How the Plague Transformed a Community – Ayr – SFH055

How the Plague Transformed a Community – Ayr – SFH055

William Adair led the community of Ayr in a spiritual response to the outbreak of plague there in 1647. They could never be the same again. Find out what happens when an entire community and all its officials engage in public confession of sin.

To dig deeper, visit ScotlandsForgottenHistory.com

 

 

 

 

 

 

 

John Nisbet – An Interview with Rev. Robert McCurley – SFH054

John Nisbet – An Interview with Rev. Robert McCurley – SFH054

Rev Robert McCurley of Greenville Presbyterian Church in South Carolina joins Matthew Vogan on this specially extended interview episode to talk about some of the lessons we can learn from the Covenanter martyr, John Nisbet of Hardhill.

To dig deeper, visit ScotlandsForgottenHistory.com

 

 

The Blind Minister and the Plague – Edinburgh – SFH053

The Blind Minister and the Plague – Edinburgh – SFH053

The plague epidemic reached Edinburgh in 1645.  At the end of 1644, before it reached the town, the blind minister Archibald Skeldie preached a sermon that still has many insights for facing pandemic diseases today. One of these lessons relates to the danger of excessive fear.

“A Christian, after death, will not much care what way he hath died; whether by fever or pestilence, by natural or violent death, seeing he is delivered from the bondage of corruption into the glorious liberty of the sons of God.” (Archibald Skeldie)

 

Thomas Watson – St Stephen’s Walbrook, London – SFH052

Thomas Watson – St Stephen’s Walbrook, London – SFH052

Thomas Watson was the vicar of St. Stephen’s Walbrook in the city of London.  He showed strong Presbyterian views during the English civil war and was ejected from his parish for Nonconformity.  But what is his relationship to Scotland’s Forgotten History?  Matthew Vogan explains more.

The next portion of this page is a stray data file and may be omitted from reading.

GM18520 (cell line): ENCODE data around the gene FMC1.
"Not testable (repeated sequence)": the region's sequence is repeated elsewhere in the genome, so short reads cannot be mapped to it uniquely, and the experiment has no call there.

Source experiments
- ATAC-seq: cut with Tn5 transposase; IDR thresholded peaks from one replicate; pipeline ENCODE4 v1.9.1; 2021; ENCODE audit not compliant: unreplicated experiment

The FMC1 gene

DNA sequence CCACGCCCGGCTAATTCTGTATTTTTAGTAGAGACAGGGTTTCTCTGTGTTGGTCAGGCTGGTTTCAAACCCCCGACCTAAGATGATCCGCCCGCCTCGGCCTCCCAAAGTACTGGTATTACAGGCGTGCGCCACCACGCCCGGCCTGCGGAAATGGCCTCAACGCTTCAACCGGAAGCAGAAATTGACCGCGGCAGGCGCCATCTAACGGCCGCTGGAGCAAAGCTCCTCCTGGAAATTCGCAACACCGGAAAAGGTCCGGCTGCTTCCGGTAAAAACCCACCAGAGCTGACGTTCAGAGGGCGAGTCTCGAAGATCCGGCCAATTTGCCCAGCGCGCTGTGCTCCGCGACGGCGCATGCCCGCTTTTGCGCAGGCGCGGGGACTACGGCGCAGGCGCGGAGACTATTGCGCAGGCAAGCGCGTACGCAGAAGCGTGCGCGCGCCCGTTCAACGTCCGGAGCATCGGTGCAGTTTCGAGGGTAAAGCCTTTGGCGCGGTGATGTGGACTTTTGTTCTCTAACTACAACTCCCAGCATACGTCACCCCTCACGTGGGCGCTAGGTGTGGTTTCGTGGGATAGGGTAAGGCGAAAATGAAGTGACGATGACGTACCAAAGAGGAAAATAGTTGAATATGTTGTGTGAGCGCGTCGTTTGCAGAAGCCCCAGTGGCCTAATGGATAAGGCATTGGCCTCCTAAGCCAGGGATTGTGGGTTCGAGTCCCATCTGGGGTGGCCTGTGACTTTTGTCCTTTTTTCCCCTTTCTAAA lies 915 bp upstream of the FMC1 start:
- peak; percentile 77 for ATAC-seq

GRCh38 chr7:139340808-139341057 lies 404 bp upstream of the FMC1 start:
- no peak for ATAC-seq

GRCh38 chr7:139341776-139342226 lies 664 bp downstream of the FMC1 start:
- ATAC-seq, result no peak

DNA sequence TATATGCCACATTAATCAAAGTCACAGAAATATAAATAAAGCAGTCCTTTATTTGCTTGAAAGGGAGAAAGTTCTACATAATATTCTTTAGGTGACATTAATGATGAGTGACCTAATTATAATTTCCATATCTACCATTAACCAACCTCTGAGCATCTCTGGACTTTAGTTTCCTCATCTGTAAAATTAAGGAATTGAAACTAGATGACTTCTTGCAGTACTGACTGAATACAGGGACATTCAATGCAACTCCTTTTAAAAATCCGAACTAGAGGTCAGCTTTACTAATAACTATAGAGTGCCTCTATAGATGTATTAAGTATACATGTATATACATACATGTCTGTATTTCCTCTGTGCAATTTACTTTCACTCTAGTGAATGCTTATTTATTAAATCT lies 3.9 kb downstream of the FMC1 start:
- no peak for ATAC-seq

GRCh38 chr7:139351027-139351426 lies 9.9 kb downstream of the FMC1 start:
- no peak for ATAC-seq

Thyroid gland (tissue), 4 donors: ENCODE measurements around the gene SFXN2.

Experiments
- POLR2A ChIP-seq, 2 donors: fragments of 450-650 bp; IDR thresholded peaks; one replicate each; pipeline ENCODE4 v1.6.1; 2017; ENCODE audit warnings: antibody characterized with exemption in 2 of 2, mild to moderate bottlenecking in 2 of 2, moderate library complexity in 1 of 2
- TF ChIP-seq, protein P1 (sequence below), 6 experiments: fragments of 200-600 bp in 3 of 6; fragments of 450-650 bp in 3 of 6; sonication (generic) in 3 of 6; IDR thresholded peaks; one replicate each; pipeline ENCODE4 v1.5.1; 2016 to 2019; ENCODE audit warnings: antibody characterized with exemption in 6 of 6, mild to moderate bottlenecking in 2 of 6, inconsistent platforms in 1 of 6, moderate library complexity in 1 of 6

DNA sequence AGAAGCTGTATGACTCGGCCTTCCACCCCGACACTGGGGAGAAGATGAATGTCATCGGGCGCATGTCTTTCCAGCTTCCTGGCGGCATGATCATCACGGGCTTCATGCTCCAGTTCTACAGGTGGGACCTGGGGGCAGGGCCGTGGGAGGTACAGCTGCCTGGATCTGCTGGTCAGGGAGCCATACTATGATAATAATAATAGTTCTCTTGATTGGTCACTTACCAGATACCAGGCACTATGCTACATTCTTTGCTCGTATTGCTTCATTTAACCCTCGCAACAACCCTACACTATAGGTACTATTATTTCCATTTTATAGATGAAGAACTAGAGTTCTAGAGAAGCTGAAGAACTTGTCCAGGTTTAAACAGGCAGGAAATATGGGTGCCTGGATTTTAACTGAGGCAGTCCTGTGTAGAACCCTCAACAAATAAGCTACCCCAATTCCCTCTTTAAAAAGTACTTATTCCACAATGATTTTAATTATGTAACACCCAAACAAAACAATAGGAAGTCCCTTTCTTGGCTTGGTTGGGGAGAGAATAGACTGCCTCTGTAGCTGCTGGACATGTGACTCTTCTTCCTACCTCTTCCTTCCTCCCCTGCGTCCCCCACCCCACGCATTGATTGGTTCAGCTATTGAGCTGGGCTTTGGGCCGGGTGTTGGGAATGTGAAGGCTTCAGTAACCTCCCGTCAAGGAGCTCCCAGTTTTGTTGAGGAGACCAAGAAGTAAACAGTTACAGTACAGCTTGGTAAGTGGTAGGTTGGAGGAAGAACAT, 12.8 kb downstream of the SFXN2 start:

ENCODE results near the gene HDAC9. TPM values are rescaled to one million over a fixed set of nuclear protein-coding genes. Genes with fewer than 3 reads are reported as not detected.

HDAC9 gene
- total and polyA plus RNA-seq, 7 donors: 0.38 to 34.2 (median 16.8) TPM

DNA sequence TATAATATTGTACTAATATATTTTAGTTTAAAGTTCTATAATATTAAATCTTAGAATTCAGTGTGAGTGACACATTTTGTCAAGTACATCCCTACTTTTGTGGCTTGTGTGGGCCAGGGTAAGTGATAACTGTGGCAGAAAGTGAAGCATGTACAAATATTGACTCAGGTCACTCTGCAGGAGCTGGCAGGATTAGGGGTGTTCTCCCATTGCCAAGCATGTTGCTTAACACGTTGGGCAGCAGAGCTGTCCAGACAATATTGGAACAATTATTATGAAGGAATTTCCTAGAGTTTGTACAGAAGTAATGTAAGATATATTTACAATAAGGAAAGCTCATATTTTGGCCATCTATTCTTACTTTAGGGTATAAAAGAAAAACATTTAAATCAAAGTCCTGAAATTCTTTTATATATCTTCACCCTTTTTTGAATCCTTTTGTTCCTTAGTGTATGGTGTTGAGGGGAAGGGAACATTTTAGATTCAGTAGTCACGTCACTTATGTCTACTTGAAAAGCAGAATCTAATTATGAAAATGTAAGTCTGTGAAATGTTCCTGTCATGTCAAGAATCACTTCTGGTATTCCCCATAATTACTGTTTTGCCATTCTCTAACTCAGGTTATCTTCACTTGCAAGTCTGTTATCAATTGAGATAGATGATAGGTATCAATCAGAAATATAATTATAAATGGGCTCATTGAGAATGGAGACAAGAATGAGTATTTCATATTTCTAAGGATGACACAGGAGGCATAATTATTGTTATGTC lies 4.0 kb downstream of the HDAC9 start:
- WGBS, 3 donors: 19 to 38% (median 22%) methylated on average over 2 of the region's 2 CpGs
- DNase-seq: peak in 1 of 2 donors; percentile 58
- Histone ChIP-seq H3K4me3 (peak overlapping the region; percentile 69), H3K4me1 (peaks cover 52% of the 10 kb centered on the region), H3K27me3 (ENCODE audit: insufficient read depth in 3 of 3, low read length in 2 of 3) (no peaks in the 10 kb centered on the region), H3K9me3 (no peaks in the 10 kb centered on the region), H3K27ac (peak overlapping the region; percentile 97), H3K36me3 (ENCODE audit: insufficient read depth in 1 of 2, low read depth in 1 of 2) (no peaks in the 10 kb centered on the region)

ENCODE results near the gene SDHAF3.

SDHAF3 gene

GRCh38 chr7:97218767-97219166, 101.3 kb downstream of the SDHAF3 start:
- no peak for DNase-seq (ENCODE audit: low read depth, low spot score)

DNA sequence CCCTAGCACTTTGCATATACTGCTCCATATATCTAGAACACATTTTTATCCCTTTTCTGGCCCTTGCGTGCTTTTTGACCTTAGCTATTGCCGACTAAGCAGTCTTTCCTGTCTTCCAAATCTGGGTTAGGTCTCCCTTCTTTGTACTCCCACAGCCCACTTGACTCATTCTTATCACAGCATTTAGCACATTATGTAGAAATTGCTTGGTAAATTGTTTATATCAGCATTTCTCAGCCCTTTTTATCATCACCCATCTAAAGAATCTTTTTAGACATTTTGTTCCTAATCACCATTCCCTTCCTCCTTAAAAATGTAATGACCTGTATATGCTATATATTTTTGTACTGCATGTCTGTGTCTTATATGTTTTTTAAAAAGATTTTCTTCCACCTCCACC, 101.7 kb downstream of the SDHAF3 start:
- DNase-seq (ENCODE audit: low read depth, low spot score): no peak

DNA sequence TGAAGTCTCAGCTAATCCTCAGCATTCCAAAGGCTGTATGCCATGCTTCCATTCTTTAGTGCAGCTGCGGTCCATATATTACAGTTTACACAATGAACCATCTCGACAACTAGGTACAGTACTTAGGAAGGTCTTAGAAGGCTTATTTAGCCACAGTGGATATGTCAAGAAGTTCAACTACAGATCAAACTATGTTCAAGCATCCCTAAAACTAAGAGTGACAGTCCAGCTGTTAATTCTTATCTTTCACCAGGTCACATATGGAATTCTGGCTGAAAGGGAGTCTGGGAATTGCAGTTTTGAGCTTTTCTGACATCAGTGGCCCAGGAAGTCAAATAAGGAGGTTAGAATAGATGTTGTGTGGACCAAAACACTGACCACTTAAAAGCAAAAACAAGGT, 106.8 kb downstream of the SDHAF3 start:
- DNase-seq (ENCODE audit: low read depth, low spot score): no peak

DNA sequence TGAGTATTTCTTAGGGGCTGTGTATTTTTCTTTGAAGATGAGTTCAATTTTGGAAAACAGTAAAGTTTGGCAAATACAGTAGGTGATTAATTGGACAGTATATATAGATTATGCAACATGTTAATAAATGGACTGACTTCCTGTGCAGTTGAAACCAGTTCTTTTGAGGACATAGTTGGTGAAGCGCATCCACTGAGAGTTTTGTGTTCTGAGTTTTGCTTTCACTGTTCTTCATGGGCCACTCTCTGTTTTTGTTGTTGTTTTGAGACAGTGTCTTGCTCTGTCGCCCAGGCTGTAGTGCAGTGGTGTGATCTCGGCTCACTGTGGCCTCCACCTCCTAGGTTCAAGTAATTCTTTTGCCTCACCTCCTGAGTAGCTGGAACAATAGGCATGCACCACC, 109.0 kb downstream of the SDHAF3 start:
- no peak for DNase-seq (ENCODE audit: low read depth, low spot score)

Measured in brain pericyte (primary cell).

To dig deeper, visit ScotlandsForgottenHistory.com

Rev Thomas Hogg of Kiltearn – Evanton, nr Dingwall – SFH051

Rev Thomas Hogg of Kiltearn – Evanton, nr Dingwall – SFH051

The Rev Thomas Hogg of Kiltearn was born in Tain in 1628. He was ordained minister of Kiltearn in 1654; deposed as a Protester in 1661 and ejected from his church in 1662.  He was a noted field preacher, who ended up being imprisoned several times, including on the Bass Rock, before being banished from Scotland and escaping to Holland.

To dig deeper visit ScotlandsForgottenHistory.com

Chamberlain Road, Edinburgh – The Apothecary & The Plague – John Livingstone’s Tombstone – SFH050

Chamberlain Road, Edinburgh – The Apothecary & The Plague – John Livingstone’s Tombstone – SFH050

“Mors Patet, Hora Latet.”  So reads the Latin inscription on a small mausoleum wall at 1 Chamberlain Road, Edinburgh. “Death is sure, the hour is obscure.”

It’s the mausoleum of an apothecary called John Livingstone (The crest on the gravestone is the Livingstone crest) who died in 1645, likely as a result of the plague that swept through the city killed up to half the population.  The other inscription on the gravestone still speaks to us today about how to live amidst a time of pandemic disease and fears.

“This saint, whose corpse lies buried here,

Let all posterity admire

For upright life in godly fear.

 

When judgments did this land surround

He, with God, was walking found

For which, from midst of fears, he’s crowned.

 

Here to be interred both he

And friends by providence agree

No age shall lose his memory.

His age 53

Died 1645

For more information about this location, visit Historic Environment Scotland’s website.

TO dig deeper, visit ScotlandsForgottenHistory.com